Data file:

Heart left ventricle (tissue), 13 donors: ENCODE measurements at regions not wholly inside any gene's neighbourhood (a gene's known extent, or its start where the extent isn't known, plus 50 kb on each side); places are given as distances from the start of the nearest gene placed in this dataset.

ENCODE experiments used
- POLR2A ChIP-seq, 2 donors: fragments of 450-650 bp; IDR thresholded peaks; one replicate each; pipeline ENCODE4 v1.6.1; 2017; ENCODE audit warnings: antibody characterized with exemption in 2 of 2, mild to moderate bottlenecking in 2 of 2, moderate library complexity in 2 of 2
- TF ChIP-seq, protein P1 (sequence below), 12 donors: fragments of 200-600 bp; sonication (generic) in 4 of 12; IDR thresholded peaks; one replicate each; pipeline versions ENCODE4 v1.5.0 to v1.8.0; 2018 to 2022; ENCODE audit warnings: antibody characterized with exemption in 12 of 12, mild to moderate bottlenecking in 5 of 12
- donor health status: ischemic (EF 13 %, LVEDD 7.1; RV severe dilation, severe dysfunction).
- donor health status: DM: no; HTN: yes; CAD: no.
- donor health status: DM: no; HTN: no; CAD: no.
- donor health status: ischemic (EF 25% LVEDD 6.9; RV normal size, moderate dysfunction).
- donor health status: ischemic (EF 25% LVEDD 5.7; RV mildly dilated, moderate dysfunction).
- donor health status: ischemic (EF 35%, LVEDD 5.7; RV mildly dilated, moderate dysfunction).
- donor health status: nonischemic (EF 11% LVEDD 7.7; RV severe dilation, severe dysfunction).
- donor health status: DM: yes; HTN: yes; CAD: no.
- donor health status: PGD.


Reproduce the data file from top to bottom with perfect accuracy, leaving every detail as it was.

Heart left ventricle (tissue), 13 donors: ENCODE measurements at regions not wholly inside any gene's neighbourhood (a gene's known extent, or its start where the extent isn't known, plus 50 kb on each side); places are given as distances from the start of the nearest gene placed in this dataset.

ENCODE experiments used
- POLR2A ChIP-seq, 2 donors: fragments of 450-650 bp; IDR thresholded peaks; one replicate each; pipeline ENCODE4 v1.6.1; 2017; ENCODE audit warnings: antibody characterized with exemption in 2 of 2, mild to moderate bottlenecking in 2 of 2, moderate library complexity in 2 of 2
- TF ChIP-seq, protein P1 (sequence below), 12 donors: fragments of 200-600 bp; sonication (generic) in 4 of 12; IDR thresholded peaks; one replicate each; pipeline versions ENCODE4 v1.5.0 to v1.8.0; 2018 to 2022; ENCODE audit warnings: antibody characterized with exemption in 12 of 12, mild to moderate bottlenecking in 5 of 12
- donor health status: ischemic (EF 13 %, LVEDD 7.1; RV severe dilation, severe dysfunction).
- donor health status: DM: no; HTN: yes; CAD: no.
- donor health status: DM: no; HTN: no; CAD: no.
- donor health status: ischemic (EF 25% LVEDD 6.9; RV normal size, moderate dysfunction).
- donor health status: ischemic (EF 25% LVEDD 5.7; RV mildly dilated, moderate dysfunction).
- donor health status: ischemic (EF 35%, LVEDD 5.7; RV mildly dilated, moderate dysfunction).
- donor health status: nonischemic (EF 11% LVEDD 7.7; RV severe dilation, severe dysfunction).
- donor health status: DM: yes; HTN: yes; CAD: no.
- donor health status: PGD.